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Legislative Assembly for the ACT: 2003 Week 1 Hansard (19 February) . . Page.. 162 ..

MR CORNWELL: I ask a supplementary question. Will any additional and extraordinary expenses suffered by any of these schools as a result of the bushfires not be made a charge on the schools' operating budgets. Schools may have had to remain open for longer periods. Phillip College was being attended by people to get clothing, food and such like. The schools are concerned that additional and extraordinary expenses not be made a charge upon their operating budgets. Can you give that assurance, Minister?

MS GALLAGHER: Those costs associated with the evacuation and recovery centres we will seek to recover through the emergency management plan from any additional funding we get from Treasury.

I need to be careful here, because I think there are other costs we might not have looked at. Canberra College, apparently, is storing equipment in its gymnasium. Stromlo is going to make some of its rooms available for community groups that have lost the use of Holder High. I am not sure how that is going to be managed. I will need to get some advice on that and get back to you.


MR PRATT: My question is to the Chief Minister. The AM program on ABC Radio has reported that New South Wales fire authorities provided an open-ended offer of assistance to the ACT on the Wednesday before the fires, yet only four task forces were requested. AM further reported that a number of New South Wales crews offered assistance, only to be told that they were not needed. Chief Minister, can you confirm or deny these reports and advise us why AM would have us believe that senior emergency services personnel from both the ACT and New South Wales knew on Wednesday, 15 January that a disaster was imminent and more assistance was not requested from New South Wales fire crews?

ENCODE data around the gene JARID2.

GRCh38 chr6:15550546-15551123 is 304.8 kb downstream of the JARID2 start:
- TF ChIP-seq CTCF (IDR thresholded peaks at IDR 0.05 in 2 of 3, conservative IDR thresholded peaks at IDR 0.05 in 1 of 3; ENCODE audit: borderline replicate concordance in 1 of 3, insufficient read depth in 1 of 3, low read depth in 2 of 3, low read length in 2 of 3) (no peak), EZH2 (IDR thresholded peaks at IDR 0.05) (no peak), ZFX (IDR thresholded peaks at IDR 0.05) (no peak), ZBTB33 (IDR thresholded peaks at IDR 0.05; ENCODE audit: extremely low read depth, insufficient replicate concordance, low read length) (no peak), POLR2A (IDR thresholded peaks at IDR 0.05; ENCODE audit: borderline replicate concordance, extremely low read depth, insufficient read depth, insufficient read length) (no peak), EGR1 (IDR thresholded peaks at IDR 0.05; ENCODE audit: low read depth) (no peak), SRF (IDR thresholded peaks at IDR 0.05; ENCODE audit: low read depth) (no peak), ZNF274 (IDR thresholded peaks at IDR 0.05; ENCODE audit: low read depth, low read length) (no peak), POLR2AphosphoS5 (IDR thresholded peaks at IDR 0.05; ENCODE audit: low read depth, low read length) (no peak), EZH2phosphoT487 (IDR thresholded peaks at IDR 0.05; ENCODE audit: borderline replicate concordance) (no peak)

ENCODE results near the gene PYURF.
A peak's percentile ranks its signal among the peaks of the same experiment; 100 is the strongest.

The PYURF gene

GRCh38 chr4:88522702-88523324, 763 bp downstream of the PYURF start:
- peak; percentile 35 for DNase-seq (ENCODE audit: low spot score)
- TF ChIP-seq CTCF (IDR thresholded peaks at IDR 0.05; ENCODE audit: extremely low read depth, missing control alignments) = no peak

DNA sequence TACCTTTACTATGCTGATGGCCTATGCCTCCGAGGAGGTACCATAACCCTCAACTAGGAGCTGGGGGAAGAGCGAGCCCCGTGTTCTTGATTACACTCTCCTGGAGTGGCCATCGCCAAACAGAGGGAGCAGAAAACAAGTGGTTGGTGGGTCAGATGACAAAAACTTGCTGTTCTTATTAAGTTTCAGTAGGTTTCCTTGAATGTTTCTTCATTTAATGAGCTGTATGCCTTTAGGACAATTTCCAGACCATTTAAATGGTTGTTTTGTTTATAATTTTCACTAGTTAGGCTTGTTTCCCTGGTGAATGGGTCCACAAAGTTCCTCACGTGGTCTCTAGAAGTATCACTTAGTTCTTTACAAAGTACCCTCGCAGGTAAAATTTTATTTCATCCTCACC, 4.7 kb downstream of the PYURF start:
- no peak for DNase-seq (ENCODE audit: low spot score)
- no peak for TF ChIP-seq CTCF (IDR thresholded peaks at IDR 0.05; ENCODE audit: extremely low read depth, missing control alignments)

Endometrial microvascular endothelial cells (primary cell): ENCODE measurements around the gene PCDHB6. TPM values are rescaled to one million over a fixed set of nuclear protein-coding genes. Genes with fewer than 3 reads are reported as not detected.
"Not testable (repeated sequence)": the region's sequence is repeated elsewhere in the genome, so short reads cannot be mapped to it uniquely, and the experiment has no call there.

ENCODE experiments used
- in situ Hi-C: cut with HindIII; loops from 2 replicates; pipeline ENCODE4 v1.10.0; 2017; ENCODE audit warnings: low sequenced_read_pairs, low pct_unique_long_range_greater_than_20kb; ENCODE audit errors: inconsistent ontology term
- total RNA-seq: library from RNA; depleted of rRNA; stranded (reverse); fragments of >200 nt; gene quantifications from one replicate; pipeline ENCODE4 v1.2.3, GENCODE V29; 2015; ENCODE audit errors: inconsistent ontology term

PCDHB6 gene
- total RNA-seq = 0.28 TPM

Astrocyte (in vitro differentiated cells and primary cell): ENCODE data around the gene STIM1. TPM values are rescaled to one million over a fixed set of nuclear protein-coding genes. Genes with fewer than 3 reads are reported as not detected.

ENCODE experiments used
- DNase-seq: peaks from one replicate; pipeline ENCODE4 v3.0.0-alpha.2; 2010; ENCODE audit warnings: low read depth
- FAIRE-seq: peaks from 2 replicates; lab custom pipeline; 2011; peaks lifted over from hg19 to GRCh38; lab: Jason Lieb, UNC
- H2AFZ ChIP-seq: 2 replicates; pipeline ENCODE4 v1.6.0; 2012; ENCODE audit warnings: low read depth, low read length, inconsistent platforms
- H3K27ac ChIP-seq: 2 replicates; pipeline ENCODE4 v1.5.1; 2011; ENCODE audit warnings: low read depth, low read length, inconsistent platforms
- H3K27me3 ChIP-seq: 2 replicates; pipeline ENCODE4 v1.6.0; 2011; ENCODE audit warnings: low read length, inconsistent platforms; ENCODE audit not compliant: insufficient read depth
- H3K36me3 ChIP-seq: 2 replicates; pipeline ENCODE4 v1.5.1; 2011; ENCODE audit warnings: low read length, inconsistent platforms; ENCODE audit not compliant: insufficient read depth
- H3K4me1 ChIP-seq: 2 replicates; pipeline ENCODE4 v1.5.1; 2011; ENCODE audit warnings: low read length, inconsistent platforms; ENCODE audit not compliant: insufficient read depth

MR STANHOPE: Yes, AM did run some reports this morning from faceless, nameless, anonymous confidential sources. One of the things that have always intrigued me a little bit about the media and journalists is that, if somebody has not got the guts to stand up and say who they are, they are a confidential source. In politics, we are more inclined to call them gutless wonders. The ABC this morning used "confidential sources", saying confidential sources suggest that certain offers of assistance were made and rejected.

I think that the subliminal suggestion on the ABC this morning was that these confidential sources were, of course, members of the New South Wales Rural Fire Service. So moved by that suggestion was Phil Koperberg, the head of the New South Wales Rural Fire Service, that in conversation this morning with the head of the department of justice he denied categorically that he had any information on the ACT rejecting any offers of assistance, so that is what Phil Koperberg thinks about AM.

I can tell you what I think about it. I think that the AM program this morning was the most outrageous piece of journalism. The ABC, the national broadcaster, in AM is now using in a scurrilous attack on the heads of ACT emergency services anonymous, confidential, faceless, nameless sources who, in the words of Phil Koperberg, aren't telling the truth.

Ms Gallagher: Like

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